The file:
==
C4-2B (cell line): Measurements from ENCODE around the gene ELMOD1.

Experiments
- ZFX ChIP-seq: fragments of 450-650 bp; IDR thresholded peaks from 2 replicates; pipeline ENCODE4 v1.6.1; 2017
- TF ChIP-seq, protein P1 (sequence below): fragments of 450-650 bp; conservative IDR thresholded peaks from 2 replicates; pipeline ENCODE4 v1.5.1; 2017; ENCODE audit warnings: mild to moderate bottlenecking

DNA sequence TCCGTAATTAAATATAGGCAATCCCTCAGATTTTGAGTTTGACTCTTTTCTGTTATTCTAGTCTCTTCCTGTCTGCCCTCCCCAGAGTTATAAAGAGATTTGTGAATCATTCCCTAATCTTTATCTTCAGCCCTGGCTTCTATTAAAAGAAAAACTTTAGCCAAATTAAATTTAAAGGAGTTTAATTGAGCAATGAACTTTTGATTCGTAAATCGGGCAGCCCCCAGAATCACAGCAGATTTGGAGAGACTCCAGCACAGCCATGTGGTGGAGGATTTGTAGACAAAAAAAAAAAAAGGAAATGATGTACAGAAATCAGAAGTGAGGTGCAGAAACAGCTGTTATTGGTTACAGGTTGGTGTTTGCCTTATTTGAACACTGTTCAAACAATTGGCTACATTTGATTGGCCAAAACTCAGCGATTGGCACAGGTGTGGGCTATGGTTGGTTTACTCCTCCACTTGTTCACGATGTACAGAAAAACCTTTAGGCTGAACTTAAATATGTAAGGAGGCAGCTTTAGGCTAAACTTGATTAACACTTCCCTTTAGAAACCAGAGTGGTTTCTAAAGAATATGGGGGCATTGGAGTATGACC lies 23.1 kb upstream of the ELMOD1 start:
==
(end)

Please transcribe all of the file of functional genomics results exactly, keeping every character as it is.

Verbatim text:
C4-2B (cell line): Measurements from ENCODE around the gene ELMOD1.

Experiments
- ZFX ChIP-seq: fragments of 450-650 bp; IDR thresholded peaks from 2 replicates; pipeline ENCODE4 v1.6.1; 2017
- TF ChIP-seq, protein P1 (sequence below): fragments of 450-650 bp; conservative IDR thresholded peaks from 2 replicates; pipeline ENCODE4 v1.5.1; 2017; ENCODE audit warnings: mild to moderate bottlenecking

DNA sequence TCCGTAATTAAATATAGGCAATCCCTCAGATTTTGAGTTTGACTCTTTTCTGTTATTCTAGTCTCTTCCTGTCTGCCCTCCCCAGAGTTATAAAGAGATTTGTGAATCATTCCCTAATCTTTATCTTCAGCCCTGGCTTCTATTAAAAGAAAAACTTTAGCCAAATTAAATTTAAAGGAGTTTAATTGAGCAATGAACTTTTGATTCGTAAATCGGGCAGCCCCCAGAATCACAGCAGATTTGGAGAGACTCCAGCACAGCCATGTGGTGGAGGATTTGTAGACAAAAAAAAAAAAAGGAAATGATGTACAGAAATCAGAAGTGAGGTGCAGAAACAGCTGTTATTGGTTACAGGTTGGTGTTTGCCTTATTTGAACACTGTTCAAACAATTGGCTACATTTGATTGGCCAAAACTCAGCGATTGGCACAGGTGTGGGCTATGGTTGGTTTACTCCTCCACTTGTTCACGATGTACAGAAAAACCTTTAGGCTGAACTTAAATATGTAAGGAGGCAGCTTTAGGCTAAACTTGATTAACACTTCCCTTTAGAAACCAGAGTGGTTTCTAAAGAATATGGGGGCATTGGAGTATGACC lies 23.1 kb upstream of the ELMOD1 start: